Perfect storm in Australia's resources sector 2020-21
Efforts are underway to diversify Australia’s exports, but iron ore, LNG and coal form its key trading relationships with China, Japan, Malaysia and Korea.
Huge investment has been made in new construction projects and expansion works for production, storage and transportation of these commodities. The bulk of capital expenditure for the largest of these (e.g. South Flank, Koodaideri and Eliwana iron ore projects) is being delivered in the current financial year and will ramp up in the months until July 2020. Rio Tinto recently announced $1 billion investment in its Greater Tom Price operations, which together with expansion works being discussed by other firms are signs of industry confidence in long term market prospects.
Queensland and Western Australia have been the main breadwinners in the success of Australia’s resources sector. The two states produce two-thirds of Australia’s exports to its largest trading partner China. While economies globally are seeing lower levels of growth, the opportunities in trade are still huge due to the volumes that are involved. The global downtrend hasn’t stopped Australia looking to increase its trade with other regional powerhouses Japan and Korea, particularly with ongoing US-China tensions and the Made in China 2025 plan.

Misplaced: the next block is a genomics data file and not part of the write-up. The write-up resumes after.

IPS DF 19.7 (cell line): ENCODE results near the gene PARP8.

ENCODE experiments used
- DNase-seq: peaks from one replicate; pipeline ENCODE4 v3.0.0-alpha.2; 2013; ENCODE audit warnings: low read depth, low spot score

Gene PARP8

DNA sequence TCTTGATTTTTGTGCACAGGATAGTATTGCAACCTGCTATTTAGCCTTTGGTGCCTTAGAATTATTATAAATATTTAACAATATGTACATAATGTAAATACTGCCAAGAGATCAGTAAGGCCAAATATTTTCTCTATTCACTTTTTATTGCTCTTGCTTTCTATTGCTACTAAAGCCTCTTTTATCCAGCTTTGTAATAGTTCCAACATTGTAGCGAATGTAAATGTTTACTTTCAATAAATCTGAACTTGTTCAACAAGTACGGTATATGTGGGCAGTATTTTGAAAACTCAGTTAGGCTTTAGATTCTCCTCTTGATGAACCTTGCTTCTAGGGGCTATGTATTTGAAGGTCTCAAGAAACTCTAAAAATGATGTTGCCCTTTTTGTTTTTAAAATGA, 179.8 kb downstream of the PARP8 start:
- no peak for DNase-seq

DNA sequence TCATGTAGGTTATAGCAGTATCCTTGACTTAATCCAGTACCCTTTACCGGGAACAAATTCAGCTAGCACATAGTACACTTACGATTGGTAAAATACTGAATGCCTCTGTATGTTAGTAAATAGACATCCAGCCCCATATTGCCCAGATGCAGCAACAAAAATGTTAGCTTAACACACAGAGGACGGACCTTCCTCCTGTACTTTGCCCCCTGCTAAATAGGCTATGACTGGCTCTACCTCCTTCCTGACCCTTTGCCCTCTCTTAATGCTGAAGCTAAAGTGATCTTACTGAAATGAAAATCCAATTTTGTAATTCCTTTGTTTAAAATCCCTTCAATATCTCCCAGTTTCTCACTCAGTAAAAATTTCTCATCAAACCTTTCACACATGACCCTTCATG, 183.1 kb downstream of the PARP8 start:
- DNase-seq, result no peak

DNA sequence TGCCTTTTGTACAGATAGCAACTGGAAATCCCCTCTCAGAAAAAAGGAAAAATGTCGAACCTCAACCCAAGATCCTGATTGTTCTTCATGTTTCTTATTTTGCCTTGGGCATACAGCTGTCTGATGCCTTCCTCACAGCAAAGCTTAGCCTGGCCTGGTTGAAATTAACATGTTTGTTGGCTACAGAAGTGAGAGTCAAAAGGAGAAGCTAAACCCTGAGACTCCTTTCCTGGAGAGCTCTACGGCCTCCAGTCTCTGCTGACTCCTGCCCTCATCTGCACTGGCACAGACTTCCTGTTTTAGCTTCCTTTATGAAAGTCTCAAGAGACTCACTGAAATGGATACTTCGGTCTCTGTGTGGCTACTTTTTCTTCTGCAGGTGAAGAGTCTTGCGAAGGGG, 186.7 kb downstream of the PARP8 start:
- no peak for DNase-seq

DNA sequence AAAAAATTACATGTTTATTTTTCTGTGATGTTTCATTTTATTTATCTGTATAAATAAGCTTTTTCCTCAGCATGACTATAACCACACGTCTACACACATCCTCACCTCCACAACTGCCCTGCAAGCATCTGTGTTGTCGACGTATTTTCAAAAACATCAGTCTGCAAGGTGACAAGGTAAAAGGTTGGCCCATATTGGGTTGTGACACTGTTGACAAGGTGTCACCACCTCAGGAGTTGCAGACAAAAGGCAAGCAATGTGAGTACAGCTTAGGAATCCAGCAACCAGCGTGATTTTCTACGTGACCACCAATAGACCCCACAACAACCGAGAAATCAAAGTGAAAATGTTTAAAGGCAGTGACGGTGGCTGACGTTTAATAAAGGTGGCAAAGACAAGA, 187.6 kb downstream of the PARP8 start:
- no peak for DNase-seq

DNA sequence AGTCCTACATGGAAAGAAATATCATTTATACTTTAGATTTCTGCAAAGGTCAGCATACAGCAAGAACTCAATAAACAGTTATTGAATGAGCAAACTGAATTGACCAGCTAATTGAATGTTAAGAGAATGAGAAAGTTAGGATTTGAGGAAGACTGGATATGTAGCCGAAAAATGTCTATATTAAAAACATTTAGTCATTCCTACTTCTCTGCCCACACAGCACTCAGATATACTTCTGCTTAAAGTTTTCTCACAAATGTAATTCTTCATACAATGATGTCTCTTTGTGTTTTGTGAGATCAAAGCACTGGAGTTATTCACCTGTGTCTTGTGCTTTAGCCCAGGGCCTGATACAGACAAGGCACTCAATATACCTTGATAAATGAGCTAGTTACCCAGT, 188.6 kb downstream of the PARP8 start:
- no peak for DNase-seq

Providing the labour needed in remote locations that major Resources projects are in is challenging due to the healthy national labour market. Despite good intentions, the federal government hasn’t helped: following Resources sector investment declining over several years (primarily in Western Australia and Queensland) the government responded by investing heavily in infrastructure projects (primarily in NSW and Victoria) to make up for flagging economic performance.